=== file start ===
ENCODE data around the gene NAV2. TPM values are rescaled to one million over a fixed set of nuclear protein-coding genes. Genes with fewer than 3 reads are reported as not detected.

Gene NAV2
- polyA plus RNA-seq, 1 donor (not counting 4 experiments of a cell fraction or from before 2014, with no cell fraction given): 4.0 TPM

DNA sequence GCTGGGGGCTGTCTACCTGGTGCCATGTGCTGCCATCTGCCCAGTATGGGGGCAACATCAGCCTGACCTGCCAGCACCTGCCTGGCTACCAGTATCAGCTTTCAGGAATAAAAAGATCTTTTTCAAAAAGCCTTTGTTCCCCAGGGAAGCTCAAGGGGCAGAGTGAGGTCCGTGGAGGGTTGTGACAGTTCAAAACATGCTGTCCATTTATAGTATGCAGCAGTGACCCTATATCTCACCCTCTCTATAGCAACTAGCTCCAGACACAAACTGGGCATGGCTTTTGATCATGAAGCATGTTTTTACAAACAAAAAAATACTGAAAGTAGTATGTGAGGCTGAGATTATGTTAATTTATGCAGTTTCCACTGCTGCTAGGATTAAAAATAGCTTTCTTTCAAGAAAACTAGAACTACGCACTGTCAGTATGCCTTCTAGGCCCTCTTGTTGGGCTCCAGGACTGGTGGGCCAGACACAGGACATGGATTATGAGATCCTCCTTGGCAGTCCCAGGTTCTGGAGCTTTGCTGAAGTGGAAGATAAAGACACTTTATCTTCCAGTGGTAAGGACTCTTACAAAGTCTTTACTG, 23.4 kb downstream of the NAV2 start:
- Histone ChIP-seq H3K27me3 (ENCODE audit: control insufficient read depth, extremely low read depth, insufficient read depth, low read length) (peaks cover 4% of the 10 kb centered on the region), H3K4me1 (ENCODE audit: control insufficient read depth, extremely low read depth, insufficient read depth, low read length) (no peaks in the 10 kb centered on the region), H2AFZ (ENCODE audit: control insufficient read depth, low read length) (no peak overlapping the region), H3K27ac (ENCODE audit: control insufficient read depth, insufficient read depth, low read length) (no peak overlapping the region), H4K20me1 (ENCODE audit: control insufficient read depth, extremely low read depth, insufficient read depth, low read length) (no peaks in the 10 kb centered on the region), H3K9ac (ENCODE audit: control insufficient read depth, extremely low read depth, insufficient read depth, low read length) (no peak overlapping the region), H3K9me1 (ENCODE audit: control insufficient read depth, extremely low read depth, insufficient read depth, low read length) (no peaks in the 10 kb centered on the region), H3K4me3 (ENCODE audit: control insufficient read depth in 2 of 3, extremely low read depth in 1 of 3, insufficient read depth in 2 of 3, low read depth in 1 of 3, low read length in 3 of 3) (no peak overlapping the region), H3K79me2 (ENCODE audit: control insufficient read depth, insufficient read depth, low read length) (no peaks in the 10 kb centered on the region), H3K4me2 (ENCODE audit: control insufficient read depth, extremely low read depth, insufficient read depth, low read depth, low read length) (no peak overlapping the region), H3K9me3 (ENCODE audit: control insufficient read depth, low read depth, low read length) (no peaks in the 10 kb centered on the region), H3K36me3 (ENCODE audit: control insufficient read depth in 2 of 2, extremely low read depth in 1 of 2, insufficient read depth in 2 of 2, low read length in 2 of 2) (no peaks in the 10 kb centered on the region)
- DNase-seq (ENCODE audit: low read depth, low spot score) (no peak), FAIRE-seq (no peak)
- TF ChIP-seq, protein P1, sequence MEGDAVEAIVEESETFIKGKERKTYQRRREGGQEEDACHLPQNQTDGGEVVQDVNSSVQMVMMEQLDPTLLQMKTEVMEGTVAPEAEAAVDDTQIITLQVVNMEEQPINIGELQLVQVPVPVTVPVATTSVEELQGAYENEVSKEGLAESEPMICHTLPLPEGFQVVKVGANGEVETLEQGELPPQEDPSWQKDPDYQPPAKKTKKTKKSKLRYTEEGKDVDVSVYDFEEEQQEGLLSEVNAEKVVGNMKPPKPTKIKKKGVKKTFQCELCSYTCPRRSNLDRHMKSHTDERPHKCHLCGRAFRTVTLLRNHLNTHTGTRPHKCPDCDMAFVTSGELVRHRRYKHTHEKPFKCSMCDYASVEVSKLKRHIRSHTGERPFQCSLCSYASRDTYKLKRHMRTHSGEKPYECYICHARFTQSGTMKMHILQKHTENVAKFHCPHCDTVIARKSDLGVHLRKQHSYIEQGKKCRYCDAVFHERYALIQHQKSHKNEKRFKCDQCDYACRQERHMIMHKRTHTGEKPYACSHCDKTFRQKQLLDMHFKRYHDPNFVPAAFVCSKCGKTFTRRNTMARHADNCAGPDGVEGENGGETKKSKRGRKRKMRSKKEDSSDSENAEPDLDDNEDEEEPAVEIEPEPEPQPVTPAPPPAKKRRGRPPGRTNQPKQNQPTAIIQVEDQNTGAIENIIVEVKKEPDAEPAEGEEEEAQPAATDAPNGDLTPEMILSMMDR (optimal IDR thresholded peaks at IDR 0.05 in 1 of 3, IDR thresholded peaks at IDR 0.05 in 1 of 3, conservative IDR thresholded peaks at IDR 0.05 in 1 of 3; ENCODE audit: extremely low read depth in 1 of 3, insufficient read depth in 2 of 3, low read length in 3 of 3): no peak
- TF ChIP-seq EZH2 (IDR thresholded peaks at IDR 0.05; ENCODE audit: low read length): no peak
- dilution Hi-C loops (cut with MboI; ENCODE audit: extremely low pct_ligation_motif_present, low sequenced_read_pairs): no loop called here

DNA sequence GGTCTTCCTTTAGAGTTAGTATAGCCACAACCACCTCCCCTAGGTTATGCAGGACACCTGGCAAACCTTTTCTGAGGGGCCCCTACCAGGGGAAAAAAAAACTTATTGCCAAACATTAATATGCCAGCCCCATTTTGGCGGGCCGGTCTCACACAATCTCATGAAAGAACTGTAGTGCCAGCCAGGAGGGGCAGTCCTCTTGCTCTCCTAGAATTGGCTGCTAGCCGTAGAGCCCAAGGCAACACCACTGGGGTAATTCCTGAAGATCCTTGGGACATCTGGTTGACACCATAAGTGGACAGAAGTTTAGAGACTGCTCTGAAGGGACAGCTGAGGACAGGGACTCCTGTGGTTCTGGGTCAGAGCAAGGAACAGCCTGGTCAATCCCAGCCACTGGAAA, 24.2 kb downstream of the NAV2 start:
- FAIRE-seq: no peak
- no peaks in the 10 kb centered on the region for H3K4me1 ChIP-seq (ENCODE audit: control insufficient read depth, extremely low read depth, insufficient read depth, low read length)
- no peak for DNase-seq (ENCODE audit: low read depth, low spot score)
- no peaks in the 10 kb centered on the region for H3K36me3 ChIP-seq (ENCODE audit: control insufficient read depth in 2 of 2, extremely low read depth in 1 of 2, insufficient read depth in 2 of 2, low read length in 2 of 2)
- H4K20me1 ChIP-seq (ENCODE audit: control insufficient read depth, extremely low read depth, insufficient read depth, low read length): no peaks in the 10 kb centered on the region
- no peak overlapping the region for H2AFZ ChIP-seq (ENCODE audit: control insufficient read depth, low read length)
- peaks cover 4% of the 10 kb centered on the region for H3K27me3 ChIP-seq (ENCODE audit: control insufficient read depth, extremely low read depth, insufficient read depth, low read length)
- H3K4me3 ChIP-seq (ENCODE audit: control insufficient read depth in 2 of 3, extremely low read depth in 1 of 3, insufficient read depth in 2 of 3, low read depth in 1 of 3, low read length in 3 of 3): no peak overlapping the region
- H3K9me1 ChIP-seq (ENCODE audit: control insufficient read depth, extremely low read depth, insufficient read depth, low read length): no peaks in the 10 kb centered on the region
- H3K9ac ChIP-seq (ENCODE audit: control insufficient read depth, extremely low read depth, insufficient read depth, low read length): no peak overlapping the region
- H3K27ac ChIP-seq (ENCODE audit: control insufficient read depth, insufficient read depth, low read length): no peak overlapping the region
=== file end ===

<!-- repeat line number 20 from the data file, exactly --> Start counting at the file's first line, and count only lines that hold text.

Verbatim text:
- H3K9ac ChIP-seq (ENCODE audit: control insufficient read depth, extremely low read depth, insufficient read depth, low read length): no peak overlapping the region